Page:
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Elevator jump problem

  1. Apr 25, 2014 #1
    Okay, so I know that if you are in a free falling elevator and you jump up you will hit the ceiling, something you could not do in an elevator that was still. But if the elevator was falling at a constant velocity, say 50 miles per hour, when you jump up will you also hit the ceiling because you are falling faster than 9.8m/s or will you jump the same height you did in a still elevator or an elevator moving at a constant velocity less than 9.8m/s? Keep in mind that the elevator is going 50 miles per hour at a constant velocity not accelerating like in a free fall.
     
  2. jcsd
  3. Apr 25, 2014 #2

    maajdl

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    Do you mean 9.8m/s² ?
    The velocity has absolutely no effect on your jump capacity.
    It is the acceleration of the elevator that changes you jump capacity.
     
  4. Apr 25, 2014 #3
    I Agree with maajdl.

    You would weigh the same, and if you could not jump high enough to reach the ceiling of the elevator when it was standing still, then you would not be able jump high enough to reach the ceiling when it is moving. The two situations are exactly equivalent. Even the tidal forces would be the same.

    In fact, if you did not know whether or not you and the elevator were moving inertially or standing still (i.e. no noise, no rocking, etc.), then from inside the elevator there would be no experiment that you could perform which would allow you to determine that.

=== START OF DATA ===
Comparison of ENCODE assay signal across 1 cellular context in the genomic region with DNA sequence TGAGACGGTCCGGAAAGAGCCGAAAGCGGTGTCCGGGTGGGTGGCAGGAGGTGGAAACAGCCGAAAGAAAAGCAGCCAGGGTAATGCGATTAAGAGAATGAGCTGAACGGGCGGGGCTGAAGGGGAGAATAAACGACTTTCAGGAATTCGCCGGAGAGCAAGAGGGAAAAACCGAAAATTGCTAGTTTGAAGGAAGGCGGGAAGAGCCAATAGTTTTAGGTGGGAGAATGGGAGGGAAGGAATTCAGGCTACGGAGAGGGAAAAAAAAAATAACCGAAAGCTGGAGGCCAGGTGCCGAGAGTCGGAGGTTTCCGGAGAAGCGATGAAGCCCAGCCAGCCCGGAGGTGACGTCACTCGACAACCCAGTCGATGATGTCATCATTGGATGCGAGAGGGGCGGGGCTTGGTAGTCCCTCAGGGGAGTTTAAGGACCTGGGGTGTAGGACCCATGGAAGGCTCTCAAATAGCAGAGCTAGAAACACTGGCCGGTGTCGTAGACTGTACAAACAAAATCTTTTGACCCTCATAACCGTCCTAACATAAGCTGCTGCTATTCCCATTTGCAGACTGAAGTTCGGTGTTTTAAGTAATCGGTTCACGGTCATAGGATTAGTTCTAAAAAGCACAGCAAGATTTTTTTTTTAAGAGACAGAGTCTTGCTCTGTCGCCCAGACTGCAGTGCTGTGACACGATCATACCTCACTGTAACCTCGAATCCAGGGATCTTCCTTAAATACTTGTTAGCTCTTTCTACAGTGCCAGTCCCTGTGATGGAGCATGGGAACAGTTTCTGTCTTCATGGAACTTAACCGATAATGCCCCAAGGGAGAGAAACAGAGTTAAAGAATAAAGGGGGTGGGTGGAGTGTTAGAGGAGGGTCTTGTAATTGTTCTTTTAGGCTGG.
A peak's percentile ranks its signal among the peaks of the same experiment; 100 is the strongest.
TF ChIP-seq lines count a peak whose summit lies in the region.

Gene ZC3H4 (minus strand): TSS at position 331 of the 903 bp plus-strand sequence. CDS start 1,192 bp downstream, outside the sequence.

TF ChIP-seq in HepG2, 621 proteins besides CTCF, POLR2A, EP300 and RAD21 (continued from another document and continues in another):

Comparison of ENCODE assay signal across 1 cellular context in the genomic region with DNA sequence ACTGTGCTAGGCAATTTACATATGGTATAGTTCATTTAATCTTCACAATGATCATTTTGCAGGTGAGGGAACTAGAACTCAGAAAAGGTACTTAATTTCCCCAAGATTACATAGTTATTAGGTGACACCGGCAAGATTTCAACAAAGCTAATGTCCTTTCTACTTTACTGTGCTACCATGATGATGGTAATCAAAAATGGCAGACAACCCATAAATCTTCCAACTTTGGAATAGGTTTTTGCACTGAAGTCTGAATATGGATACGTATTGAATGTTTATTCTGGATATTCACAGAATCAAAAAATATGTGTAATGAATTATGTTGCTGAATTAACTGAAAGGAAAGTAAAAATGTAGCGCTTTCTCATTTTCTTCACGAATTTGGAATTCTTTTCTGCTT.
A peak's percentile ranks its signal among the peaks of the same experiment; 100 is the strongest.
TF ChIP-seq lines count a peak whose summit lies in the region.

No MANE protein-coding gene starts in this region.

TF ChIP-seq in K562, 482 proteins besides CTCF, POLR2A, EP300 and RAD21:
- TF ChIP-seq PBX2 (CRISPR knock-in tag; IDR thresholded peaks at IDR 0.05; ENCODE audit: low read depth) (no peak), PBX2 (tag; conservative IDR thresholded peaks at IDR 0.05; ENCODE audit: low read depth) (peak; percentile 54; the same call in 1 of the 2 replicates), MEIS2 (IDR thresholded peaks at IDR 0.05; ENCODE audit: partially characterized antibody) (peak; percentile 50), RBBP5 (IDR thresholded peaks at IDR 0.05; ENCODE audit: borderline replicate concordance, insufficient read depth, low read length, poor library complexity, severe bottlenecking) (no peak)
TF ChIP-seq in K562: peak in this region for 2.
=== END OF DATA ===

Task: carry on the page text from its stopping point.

Last edited: Apr 25, 2014
  5. Apr 25, 2014 #4
    What makes you think the speed of 9.8 m/s is relevant to that question?
     
  6. Apr 25, 2014 #5

    sophiecentaur

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    It is hard to accept that you would be totally unaware if the lift were travelling downward at uniform velocity - it is not intuitive. This, I think, is because we never (very seldom) actually experience the situation in a form that we recognise. But you can prove it if you take a spring balance and a 1kg mass with you, next time you go in a lift. The mass will register 1kg all the time the lift is moving at steady speed, the 'weight' will change at the start and finish, whilst the lift is accelerating (+ or -). Take a nice long lift journey - like in the Shard or Empire State, where end effects are only a small part of the trip.
     
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